But opting out did not offer financial relief to those communities that elected to maintain independent PSAPs. In fact, opting out of the WCC added to that community’s financial burden. The explanation lies here: All Waukesha county taxpayers are paying for WCC whether their community participates as a member or not. In other words, New Berlin residents and business owners are paying local taxes to maintain their independent PSAP, while also paying county taxes to support the services WCC provides to other communities. Fair or not, and now more than ever, local officials must consider the burden of double taxation to their constituencies.

The City of New Berlin will spend approximately one million dollars in 2013 to maintain and staff its own dispatch center. This includes overhead costs, equipment repair, maintenance, leases, and wages and benefits for twelve dispatchers. In 2014 the City will also need to budget an additional amount of approximately $830,000 for infrastructure improvements and to upgrade to the next generation 911 system. Much of this equipment should be on a ten year replacement cycle for which the New Berlin PSAP is 2 years overdue.

City officials must also consider the level of control they wish to have over their service providers. Outsourcing services to other government entities or to private enterprise may mean a lower operating cost to a municipality, but it may also mean relinquishing direct control over the delivery and quality of service. Ultimately government, like all consumers, measures value by balancing cost with the quality of service they wish to receive.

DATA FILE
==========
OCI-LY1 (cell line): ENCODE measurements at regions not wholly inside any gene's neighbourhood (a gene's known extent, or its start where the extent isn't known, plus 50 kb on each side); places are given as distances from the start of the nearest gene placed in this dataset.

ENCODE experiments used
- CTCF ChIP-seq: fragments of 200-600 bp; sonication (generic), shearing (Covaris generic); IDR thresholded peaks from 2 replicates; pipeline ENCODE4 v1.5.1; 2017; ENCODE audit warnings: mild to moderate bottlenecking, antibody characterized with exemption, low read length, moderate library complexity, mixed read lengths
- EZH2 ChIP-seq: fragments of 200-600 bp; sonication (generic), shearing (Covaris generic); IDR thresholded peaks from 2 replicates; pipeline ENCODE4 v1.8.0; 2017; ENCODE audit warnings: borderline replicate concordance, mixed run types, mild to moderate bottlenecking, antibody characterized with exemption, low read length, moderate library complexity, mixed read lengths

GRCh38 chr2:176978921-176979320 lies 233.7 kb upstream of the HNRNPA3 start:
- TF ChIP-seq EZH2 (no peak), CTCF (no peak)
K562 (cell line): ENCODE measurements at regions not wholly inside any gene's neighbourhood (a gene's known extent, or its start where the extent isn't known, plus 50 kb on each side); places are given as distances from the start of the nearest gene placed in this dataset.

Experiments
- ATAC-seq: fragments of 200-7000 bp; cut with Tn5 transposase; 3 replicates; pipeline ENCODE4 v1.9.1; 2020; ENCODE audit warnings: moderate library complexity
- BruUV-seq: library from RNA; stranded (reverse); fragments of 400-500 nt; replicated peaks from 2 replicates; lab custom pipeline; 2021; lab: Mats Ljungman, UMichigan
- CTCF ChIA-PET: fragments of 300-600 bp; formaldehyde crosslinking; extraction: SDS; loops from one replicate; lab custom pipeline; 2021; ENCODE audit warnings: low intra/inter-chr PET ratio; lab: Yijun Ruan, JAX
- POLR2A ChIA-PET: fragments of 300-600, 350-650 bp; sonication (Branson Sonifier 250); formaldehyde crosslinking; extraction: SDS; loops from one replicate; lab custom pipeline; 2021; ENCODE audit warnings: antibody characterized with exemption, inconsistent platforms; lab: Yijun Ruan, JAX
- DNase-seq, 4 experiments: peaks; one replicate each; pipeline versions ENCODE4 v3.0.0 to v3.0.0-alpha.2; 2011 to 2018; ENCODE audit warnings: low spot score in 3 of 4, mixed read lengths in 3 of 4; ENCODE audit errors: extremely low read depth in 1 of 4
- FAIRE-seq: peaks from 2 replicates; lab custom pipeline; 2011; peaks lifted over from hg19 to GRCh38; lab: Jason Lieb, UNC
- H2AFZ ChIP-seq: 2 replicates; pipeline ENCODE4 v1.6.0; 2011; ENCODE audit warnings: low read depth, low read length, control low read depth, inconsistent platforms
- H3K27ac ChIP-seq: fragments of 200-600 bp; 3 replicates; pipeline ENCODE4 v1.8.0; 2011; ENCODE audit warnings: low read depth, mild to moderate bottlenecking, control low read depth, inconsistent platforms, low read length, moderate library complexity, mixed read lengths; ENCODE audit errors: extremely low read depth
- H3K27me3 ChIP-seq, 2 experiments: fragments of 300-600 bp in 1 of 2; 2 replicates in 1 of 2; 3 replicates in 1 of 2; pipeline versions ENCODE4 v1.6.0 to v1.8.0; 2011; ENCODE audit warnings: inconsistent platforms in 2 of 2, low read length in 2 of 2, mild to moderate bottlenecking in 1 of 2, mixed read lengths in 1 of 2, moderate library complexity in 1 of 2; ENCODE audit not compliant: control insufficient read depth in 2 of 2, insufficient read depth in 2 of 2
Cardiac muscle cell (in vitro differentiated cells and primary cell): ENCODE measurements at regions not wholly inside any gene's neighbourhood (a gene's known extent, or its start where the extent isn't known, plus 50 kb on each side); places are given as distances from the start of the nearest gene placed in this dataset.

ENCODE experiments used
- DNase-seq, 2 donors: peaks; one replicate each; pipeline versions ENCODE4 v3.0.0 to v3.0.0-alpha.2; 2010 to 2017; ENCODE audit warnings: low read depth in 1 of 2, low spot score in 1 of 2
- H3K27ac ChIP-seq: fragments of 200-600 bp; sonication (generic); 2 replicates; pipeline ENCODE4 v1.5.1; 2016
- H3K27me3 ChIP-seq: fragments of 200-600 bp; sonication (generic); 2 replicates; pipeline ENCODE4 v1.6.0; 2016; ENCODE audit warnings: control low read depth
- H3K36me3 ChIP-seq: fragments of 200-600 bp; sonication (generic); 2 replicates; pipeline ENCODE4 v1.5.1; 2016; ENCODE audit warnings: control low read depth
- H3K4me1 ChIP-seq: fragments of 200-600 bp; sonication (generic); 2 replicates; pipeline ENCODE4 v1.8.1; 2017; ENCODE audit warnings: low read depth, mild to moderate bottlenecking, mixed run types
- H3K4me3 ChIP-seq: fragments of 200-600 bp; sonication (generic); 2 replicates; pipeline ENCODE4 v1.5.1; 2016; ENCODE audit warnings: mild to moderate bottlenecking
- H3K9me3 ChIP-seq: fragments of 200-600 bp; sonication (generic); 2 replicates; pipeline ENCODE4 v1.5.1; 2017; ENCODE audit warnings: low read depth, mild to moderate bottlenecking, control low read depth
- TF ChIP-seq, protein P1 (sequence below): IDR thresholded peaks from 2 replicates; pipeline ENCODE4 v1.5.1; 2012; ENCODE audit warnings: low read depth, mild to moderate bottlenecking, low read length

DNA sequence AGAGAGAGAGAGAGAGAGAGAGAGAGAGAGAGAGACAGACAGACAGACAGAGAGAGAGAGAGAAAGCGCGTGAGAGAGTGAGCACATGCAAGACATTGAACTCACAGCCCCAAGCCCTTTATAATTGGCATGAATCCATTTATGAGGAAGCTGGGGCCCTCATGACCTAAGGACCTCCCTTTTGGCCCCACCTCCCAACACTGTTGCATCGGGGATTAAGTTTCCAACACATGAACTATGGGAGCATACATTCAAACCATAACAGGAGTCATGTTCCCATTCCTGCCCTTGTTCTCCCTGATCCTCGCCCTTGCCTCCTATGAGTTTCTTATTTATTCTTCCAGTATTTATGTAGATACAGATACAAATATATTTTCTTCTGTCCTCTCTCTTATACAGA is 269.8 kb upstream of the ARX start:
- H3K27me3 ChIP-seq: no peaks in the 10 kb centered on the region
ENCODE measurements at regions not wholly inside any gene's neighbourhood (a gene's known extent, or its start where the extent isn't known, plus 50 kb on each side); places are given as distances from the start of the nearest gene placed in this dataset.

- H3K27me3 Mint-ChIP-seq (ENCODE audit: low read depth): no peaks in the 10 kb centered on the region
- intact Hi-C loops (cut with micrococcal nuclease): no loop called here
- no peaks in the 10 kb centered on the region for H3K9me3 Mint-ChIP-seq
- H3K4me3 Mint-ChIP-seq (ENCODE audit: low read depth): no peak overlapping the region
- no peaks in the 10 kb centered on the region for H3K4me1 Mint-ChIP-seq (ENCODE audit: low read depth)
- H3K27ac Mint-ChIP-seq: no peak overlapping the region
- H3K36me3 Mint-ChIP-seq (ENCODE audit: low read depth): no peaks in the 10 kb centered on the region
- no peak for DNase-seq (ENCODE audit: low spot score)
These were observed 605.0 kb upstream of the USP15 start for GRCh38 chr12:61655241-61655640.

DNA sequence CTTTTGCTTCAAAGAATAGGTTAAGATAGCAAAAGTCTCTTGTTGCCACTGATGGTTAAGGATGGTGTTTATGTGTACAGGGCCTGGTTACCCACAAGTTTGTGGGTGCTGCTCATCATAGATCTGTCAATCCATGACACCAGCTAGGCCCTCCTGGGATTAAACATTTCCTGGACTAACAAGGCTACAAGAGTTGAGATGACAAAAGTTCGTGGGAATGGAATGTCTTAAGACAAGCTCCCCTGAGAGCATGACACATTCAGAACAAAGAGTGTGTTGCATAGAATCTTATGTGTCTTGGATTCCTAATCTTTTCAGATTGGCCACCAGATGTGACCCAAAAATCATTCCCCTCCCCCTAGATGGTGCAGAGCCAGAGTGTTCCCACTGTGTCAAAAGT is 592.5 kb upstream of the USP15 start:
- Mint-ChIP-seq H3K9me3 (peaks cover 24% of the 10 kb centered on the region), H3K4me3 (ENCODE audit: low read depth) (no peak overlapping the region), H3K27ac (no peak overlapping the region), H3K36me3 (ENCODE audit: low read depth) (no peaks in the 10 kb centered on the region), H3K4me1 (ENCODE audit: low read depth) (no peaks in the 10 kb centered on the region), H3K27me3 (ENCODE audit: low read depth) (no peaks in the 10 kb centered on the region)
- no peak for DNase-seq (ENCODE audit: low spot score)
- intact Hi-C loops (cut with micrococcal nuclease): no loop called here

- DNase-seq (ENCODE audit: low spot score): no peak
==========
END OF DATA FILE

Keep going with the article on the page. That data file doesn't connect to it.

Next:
Summary

Dispatching services are critical to maintaining public safety in our community. A contemporary dispatch center has become a highly technical environment; the cost to operate and maintain one has risen as rapidly as the technologies supporting it have evolved.   This has had a marked impact on a municipality’s financial ability to regularly reinvest in the necessary infrastructure required to operate a dispatch center. Maintenance and personnel expenses also require taxpayer support and in this difficult economy it is incumbent upon our government officials to explore options that offer financial savings. Striking a balance between the level of service the community desires and how much it is willing to pay requires your input.

The public meeting to consider dispatch services in New Berlin will be held on March 13, 2012 at 7:00PM at the New Berlin City Hall Council Chambers, 3805 S. Casper Drive. You may also view it on the local cable access channel that night or via the City’s website. Please contact your local elected officials to express your opinion about this issue. Thank you.